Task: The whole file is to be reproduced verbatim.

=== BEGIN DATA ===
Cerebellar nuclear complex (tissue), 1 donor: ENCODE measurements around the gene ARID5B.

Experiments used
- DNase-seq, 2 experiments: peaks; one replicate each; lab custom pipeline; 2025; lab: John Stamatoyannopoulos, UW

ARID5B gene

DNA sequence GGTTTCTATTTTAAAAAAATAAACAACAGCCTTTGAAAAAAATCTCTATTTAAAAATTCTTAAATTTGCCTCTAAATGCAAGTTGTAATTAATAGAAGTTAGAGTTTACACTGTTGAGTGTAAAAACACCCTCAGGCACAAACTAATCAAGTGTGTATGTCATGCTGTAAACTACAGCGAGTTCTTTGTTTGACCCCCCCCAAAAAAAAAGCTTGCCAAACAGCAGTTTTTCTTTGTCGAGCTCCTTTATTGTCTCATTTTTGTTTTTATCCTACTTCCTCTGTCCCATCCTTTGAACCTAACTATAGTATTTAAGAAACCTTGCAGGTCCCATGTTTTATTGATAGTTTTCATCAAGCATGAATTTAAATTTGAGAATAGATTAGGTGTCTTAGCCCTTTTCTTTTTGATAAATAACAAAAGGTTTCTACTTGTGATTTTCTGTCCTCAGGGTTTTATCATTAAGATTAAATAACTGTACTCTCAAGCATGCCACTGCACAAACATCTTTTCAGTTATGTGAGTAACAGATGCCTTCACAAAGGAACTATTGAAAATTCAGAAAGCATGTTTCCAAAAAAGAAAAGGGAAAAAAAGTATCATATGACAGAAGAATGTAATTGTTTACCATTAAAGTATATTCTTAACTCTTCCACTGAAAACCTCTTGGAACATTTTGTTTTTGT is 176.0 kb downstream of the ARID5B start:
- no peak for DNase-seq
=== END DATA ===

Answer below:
Cerebellar nuclear complex (tissue), 1 donor: ENCODE measurements around the gene ARID5B.

Experiments used
- DNase-seq, 2 experiments: peaks; one replicate each; lab custom pipeline; 2025; lab: John Stamatoyannopoulos, UW

ARID5B gene

DNA sequence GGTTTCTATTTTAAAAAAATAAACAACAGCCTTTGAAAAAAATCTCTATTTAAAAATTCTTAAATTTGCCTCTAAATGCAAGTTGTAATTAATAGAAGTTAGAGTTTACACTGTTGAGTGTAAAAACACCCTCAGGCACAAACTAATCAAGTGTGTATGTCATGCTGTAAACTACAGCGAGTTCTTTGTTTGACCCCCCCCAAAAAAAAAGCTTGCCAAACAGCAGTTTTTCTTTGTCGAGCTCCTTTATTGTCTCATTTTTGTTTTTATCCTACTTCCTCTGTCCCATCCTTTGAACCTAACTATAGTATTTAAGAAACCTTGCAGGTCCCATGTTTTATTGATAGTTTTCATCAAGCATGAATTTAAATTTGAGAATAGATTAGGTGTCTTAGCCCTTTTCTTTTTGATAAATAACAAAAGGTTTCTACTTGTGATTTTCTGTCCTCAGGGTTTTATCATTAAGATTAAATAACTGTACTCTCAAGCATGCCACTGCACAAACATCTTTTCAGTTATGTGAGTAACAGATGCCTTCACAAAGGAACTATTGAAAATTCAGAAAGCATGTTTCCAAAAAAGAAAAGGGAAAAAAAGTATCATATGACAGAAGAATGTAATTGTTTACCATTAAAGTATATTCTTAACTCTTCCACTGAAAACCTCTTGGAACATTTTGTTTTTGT is 176.0 kb downstream of the ARID5B start:
- no peak for DNase-seq